Purpose: Computer aided detection (CAD) data analysis procedures are introduced and applied to derive composite diffuse optical tomography (DOT) signatures of malignancy in human breast tissue. In contrast to previous optical mammography analysis schemes, the new statistical approach utilizes optical property distributions across multiple subjects and across the many voxels of each subject. The methodology is tested in a population of 35 biopsy-confirmed malignant lesions. Methods: DOT CAD employs multiparameter, multivoxel, multisubject measurements to derive a simple function that transforms DOT images of tissue chromophores and scattering into a probability of malignancy tomogram. The formalism incorporates both intrasubject spatial heterogeneity and intersubject distributions of physiological properties derived from a population of cancer-containing breasts (the training set). A weighted combination of physiological parameters from the training set define a malignancy parameter (M), with the weighting factors optimized by logistic regression to separate training-set cancer voxels from training-set healthy voxels. The utility of M is examined, employing 3D DOT images from an additional subjects (the test set). Results: Initial results confirm that the automated technique can produce tomograms that distinguish healthy from malignant tissue. When compared to a gold standard tissue segmentation, this protocol produced an average true positive rate (sensitivity) of 89% and a true negative rate (specificity) of 94% using an empirically chosen probability threshold. Conclusions: This study suggests that the automated multisubject, multivoxel, multiparameter statistical analysis of diffuse optical data is potentially quite useful, producing tomograms that distinguish healthy from malignant tissue. This type of data analysis may also prove useful for suppression of image artifacts. PMID:20443506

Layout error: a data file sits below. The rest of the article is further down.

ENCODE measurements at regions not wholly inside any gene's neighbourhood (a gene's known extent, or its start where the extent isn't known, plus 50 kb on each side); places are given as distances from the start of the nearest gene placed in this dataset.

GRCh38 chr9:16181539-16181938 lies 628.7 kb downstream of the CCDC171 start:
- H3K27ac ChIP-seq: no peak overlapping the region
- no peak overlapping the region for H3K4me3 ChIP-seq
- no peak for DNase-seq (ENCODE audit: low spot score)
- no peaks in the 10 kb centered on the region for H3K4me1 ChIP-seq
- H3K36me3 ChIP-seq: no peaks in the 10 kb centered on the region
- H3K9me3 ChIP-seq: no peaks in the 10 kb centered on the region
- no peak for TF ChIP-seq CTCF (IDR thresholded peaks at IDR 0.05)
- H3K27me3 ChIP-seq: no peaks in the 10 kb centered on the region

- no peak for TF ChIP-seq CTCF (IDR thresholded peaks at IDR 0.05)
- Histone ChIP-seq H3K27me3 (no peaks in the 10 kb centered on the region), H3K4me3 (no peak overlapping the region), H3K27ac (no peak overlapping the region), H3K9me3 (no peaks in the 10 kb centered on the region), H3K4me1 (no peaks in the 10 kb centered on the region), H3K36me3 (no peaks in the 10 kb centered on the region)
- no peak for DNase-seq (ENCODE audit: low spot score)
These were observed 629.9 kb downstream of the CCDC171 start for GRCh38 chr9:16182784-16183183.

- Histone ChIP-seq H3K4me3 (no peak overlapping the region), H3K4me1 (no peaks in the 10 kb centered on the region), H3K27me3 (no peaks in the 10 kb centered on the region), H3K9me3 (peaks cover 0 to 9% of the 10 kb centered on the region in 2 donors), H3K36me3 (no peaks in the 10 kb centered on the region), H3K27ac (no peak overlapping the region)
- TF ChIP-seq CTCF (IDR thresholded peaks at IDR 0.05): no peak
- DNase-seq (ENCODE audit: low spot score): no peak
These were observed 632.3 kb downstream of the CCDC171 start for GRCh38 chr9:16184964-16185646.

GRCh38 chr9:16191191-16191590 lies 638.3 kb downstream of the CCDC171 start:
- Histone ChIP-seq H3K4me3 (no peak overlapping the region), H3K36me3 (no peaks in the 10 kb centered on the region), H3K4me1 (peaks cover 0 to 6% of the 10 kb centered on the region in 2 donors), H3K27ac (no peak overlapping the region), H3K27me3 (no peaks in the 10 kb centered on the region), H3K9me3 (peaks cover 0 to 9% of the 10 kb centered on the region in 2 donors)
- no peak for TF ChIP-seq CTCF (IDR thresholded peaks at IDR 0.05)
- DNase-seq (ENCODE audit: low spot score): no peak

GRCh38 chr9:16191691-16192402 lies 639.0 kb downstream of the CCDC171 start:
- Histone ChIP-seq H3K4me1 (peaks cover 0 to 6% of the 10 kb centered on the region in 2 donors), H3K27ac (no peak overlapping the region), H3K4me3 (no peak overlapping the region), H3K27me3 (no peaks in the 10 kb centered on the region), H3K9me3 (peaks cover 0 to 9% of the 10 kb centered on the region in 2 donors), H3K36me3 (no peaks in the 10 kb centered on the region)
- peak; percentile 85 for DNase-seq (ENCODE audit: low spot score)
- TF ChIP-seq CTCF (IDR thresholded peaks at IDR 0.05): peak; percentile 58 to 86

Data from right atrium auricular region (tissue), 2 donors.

8. Phase II Trial of Imatinib in AIDS-Associated Kaposi's Sarcoma: AIDS Malignancy Consortium Protocol 042